Pfizer Pharmaceuticals has agreed to produce and sell its experimental drug for the treatment of Covid-19 in 95 developing countries. Afghanistan are also among these countries.
The agreement, signed with an organization called MPP, will make the drug available to 53% of the world’s population. The Medicines Patent Pool operates in Geneva, Switzerland with the support of the United Nations.
But several countries where the Kuwaiti outbreak is severe, including Brazil, are not covered by the agreement.
The American company says that Covid-19 pills reduce the risk of severe symptoms in vulnerable adults.
Pfizer said in a statement on Tuesday that the new deal would allow local drugmakers to produce the pill “with the aim of facilitating greater access for the world’s population”.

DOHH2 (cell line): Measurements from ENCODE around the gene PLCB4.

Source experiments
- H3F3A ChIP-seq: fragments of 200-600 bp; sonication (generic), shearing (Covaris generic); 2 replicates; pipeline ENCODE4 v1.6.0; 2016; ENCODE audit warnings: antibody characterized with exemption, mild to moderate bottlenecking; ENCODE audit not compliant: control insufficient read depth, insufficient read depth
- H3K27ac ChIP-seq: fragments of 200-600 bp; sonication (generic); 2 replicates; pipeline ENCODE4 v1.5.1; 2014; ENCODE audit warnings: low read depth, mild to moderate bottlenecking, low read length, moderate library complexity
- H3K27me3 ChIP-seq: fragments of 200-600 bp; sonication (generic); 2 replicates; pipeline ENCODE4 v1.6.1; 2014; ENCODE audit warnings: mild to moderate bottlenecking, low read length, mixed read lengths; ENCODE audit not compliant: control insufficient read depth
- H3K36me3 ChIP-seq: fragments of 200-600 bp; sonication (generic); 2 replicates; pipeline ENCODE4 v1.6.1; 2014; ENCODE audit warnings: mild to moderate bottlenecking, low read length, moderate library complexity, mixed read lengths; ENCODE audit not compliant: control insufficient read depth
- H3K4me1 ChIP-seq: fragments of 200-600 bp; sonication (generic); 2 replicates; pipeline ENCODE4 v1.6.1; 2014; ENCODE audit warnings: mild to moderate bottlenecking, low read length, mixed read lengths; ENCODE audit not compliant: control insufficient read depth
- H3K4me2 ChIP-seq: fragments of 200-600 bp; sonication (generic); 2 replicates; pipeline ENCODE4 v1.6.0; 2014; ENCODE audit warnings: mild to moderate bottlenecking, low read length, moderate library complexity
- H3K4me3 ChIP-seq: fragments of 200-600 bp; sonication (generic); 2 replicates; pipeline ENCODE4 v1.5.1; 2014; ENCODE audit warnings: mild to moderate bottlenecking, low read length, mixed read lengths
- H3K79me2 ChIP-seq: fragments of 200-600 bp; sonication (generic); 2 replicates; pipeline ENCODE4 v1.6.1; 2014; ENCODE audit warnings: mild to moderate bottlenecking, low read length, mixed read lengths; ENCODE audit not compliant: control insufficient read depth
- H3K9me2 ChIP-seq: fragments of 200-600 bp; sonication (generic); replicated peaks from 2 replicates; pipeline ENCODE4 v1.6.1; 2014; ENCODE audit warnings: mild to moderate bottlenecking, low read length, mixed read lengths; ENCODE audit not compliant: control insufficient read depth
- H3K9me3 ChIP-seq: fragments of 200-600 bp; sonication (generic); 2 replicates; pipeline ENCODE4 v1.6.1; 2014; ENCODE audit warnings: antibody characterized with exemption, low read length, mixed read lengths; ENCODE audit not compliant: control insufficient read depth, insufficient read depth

Pfizer will not receive the right to manufacture the drug in low-income countries, saying it will not receive the right to manufacture in all countries covered by the agreement until Qovid is considered an emergency by the World Health Organization.
Pfizer said in early November that the company’s Covid-19 pill, called Paxlovid, had reduced the risk of hospitalization or death in high-risk adults by 89 percent in clinical trials.
The new license is important because “this oral drug is especially suitable for low-income and middle-income countries and can play a vital role in saving lives,” said Charles Gore, director of MPP, in a statement.
Most of the countries covered by this agreement are in Africa or Asia. However, countries such as Brazil, China, Russia, Argentina and Thailand, which have seen widespread outbreaks, are not part of it.
Some experts say this is not enough to address inequality in access to Covid treatments and vaccines.
Pfizer and other pharmaceutical companies have also resisted the revocation of a patent for the corona vaccine.
In October, Merck Pharmaceutical Company announced a similar agreement with MPP to allow the company to produce Quid-19 tablets called Mulnopiravir.